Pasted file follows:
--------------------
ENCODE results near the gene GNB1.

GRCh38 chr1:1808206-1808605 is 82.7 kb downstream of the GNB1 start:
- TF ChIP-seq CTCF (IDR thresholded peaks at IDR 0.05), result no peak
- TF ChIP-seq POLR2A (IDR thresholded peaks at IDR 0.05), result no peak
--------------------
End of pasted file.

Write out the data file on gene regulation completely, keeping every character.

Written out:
ENCODE results near the gene GNB1.

GRCh38 chr1:1808206-1808605 is 82.7 kb downstream of the GNB1 start:
- TF ChIP-seq CTCF (IDR thresholded peaks at IDR 0.05), result no peak
- TF ChIP-seq POLR2A (IDR thresholded peaks at IDR 0.05), result no peak